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WILLIAM STUBBS Seventeen lectures on the study of medieval and modern history and kindred subjects


Sir John Froissart's Chronicles of England, France, Spain and the Ajoining Countries from the latter part of the reign of Edward II to the coronation of Henry IV in 12 volumes 

Chronicles of Enguerrand De Monstrelet (Sir John Froissart's Chronicles continuation) in 13 volumes 

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Seventeen lectures on the study of medieval and modern history and kindred subjects
page 155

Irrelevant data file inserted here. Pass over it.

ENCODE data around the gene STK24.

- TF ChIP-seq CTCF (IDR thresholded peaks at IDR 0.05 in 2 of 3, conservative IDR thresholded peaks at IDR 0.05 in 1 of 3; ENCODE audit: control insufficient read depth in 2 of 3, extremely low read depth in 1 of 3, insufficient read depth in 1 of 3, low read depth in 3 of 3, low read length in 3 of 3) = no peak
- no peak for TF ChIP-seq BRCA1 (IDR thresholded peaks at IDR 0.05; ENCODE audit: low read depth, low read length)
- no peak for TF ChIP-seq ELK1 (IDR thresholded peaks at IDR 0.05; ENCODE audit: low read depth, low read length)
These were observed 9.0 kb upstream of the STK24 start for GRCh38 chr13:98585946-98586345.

VI.] FOREIGN PROMOTIONS. 1 49 preferment, and, probably, the few names of Englishmen promoted abroad, which history has recorded, might be supplemented with large additions if the records of foreign churches had been kept as carefully as those of our own. And I am not careful to distinguish here between Norman and native Englishmen, because, from the very accession of Henry II, I regard the two elements as forming one people, and indeed, except in the very highest ranks of the baronage, it is impossible now to distinguish whether the English or the Norman strain was the strongest in any given Englishman. And for a similar reason, it is not necessary to include the Norman and Angevin provinces in our calculation. Many of the great families from which Norman bishops were taken, such as the Beaumonts and the Bohuns, were equally powerful on both sides of the channel, and, it may be added, in the Norman kingdom of "Sicily also. Such men as Rotrou of Beaumont, Archbishop of Rouen, and Henry of Beaumont, Bishop of Bayeux, not only were members of a kinship which counted the English Earls of Warwick and Leicester, and the Norman Counts of Meulan as cousins, but were near relations of the Sicilian kings, and knew how to push in the southerTfc. regions the fortunes of their servants : the broken up condition of France left potentates like the Counts of Champagne and Flanders able to treat on an equal footing with the royalties around them, and to govern their own churches quite as freely as the King of France or the Emperor could govern theirs. Hence there was a good deal of international promotion as a matter of course. I shall, however, name only the greatest names : and first take the Englishmen who were promoted abroad. The two most eminent instances in France and the Frenchspeaking countries are the two Johns, John of Poictiers and John- of Salisbury; the latter a,name that is so in

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